Journalists looking to cover the October Venezuelan elections in a fair manner face all sorts of hurdles. Not the least of which are the laws and regulations set up by the Chavez government to silence criticism.
The World Association of Newspapers and News Publishers presented the concerns of the few remaining independent news outlets in Venezuela.
[A]s elections approach, many in Venezuela fear the grip might tighten yet further. “Attacks against journalists peak during election years,” explained Marianela Balbi, executive director of Press and Society Institute of Venezuela (IPYS), a local media watchdog. “This election is the most important one since Chavez’ arrival to power, and therefore we fear the highest peak ever recorded”.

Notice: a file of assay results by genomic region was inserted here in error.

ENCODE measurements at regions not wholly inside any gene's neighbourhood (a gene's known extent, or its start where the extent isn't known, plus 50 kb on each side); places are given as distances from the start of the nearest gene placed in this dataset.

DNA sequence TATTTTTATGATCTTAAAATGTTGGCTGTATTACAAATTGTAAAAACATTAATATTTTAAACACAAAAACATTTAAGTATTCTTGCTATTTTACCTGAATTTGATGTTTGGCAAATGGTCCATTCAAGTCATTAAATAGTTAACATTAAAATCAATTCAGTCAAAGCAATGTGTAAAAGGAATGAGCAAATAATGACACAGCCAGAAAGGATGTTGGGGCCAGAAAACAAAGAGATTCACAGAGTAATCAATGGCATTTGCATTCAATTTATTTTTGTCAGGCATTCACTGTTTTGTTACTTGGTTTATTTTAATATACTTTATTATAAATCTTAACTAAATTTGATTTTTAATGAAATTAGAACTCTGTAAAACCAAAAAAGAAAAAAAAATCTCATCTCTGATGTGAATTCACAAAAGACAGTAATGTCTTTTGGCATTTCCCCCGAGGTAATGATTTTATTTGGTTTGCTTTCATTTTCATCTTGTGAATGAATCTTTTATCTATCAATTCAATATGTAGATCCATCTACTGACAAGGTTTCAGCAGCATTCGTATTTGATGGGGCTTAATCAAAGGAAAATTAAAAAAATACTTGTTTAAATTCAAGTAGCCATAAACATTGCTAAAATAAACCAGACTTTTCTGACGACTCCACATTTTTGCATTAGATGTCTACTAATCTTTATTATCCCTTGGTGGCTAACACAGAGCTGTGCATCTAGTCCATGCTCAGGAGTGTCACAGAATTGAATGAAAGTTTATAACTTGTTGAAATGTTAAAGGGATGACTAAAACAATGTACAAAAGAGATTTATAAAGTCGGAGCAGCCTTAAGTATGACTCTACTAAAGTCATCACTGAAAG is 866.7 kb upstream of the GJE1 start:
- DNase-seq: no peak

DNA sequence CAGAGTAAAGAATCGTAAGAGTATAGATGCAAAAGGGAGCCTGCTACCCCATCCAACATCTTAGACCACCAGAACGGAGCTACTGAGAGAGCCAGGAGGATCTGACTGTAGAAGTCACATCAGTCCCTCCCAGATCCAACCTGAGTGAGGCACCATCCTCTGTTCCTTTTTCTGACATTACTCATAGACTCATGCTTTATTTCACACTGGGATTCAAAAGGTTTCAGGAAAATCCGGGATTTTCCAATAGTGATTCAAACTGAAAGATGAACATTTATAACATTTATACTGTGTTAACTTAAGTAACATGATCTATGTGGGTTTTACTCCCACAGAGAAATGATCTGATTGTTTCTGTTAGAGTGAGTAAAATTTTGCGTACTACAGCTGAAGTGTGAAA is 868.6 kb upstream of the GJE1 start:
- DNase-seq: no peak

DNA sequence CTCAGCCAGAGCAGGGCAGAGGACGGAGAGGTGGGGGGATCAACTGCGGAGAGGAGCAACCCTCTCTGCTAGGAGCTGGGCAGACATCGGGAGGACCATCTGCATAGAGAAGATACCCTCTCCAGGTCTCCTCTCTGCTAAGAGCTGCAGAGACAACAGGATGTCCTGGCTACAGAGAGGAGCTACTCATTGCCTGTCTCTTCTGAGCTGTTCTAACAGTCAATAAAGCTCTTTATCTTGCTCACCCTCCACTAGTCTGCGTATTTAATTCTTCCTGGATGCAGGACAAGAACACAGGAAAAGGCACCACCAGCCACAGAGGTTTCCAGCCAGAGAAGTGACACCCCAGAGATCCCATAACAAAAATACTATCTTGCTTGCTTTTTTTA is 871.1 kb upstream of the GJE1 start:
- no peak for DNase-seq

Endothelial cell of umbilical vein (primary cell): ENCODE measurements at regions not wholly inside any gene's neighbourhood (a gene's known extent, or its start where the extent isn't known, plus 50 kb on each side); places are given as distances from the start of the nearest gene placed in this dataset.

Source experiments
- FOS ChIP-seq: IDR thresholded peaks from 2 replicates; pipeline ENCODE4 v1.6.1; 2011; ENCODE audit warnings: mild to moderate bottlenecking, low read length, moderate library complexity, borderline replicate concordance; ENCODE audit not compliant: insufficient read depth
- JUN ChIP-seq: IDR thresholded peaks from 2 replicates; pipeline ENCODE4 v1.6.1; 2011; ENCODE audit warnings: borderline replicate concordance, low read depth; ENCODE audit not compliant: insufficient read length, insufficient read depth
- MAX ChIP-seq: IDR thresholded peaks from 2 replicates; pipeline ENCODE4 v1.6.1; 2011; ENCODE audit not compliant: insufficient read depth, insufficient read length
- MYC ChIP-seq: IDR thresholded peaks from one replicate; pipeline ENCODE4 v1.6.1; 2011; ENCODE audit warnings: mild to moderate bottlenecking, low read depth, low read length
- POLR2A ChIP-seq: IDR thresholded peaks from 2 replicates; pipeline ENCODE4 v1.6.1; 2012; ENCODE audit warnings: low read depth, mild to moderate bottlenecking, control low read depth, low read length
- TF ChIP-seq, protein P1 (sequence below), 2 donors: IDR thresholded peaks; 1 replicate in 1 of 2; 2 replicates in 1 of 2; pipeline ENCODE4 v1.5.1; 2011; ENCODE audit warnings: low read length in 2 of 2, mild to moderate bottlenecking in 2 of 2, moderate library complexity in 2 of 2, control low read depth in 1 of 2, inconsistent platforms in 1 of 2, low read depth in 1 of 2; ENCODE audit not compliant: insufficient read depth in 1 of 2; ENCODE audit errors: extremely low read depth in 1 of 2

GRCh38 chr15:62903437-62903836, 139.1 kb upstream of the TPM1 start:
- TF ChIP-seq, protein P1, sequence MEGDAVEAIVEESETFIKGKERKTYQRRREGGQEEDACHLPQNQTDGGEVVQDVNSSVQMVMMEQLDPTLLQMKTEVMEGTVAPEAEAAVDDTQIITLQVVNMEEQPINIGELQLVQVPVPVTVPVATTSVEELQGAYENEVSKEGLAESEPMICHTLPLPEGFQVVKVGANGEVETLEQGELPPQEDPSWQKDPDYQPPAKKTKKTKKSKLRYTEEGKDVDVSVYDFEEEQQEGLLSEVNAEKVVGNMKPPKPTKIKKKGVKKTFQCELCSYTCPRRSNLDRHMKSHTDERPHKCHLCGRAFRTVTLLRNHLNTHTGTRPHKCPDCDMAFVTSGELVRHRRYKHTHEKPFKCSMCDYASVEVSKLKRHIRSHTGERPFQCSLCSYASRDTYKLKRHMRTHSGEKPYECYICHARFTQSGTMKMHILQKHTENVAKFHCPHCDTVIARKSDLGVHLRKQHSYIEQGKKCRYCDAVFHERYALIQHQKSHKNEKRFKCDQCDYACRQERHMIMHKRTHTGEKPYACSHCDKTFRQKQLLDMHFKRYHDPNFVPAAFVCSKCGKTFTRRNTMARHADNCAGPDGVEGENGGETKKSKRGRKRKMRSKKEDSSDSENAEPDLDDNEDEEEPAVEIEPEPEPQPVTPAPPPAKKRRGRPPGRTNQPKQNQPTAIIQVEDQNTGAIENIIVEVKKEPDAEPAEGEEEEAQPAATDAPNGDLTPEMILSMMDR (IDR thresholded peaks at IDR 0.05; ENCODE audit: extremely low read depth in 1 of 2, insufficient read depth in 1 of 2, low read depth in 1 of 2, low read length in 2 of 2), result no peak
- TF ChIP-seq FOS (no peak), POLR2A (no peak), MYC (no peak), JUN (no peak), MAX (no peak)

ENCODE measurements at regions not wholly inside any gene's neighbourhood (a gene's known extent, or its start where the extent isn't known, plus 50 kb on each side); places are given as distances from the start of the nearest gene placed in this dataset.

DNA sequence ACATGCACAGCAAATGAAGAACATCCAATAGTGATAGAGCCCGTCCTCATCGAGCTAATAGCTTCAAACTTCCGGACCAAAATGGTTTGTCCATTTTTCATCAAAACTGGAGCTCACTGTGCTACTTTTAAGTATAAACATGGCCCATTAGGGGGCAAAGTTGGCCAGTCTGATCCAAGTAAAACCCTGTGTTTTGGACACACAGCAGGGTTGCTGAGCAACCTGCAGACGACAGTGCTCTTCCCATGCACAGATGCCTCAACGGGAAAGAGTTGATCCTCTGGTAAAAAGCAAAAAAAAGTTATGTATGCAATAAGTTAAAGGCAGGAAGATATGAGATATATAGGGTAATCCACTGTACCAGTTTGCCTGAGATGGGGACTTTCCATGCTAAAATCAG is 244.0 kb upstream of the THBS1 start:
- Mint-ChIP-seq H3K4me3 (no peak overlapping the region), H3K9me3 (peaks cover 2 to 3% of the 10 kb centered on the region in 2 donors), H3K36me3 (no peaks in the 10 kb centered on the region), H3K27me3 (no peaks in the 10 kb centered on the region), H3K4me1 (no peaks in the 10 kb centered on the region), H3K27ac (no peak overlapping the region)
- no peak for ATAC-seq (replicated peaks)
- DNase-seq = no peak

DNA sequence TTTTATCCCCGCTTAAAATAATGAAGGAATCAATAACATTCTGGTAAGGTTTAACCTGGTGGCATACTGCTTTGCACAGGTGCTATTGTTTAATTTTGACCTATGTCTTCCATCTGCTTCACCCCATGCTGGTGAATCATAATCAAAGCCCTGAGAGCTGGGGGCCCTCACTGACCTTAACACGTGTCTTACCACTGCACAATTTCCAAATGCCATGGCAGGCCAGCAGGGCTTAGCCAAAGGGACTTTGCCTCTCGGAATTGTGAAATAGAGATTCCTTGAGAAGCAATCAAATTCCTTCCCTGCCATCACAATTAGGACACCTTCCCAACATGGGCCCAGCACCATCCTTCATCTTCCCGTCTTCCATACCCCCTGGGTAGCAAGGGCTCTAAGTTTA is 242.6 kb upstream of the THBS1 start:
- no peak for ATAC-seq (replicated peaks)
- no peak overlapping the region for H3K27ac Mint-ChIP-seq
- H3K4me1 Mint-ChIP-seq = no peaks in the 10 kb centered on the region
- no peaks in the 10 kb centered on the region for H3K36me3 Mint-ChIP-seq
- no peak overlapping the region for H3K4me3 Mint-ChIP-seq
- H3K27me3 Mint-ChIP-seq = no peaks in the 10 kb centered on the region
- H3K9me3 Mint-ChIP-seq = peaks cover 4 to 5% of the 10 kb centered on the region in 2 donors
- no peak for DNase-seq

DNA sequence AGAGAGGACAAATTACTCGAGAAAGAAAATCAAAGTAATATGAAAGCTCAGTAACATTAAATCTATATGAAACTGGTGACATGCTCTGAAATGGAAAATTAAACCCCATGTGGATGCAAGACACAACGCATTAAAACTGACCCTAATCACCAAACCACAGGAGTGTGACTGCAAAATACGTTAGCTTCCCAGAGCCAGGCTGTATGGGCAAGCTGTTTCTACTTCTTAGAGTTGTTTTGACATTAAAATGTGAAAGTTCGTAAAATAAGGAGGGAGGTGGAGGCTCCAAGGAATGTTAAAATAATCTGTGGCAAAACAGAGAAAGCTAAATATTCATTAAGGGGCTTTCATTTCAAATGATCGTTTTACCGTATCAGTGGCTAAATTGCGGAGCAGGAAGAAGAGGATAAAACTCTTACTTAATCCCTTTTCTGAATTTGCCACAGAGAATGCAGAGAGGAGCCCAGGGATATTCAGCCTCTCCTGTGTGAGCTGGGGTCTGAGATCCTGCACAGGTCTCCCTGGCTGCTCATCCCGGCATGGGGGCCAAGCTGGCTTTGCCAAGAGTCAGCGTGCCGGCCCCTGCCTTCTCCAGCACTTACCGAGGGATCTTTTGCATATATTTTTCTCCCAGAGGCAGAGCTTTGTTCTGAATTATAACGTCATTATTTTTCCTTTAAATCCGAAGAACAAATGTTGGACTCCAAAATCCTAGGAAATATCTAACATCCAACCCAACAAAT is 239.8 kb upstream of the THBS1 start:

The increasing electoral tension is already translating into an increase in attacks against the media. A team of journalists from daily newspaper El Universal received an anonymous threat on 1 June demanding they stop investigating conditions in Venezuelan prisons. Their reporting was initiated by a two-week-long riot in April by prisoners in La Planta jail in Caracas, which resulted in the death of nine people. Journalists María Isoliett Iglesias, Deivis Ramírez, Tomás Ramírez González and Luis García filed a complaint with the Public Prosecutor’s Office demanding protection, which was granted by the Venezuelan Attorney General’s Office.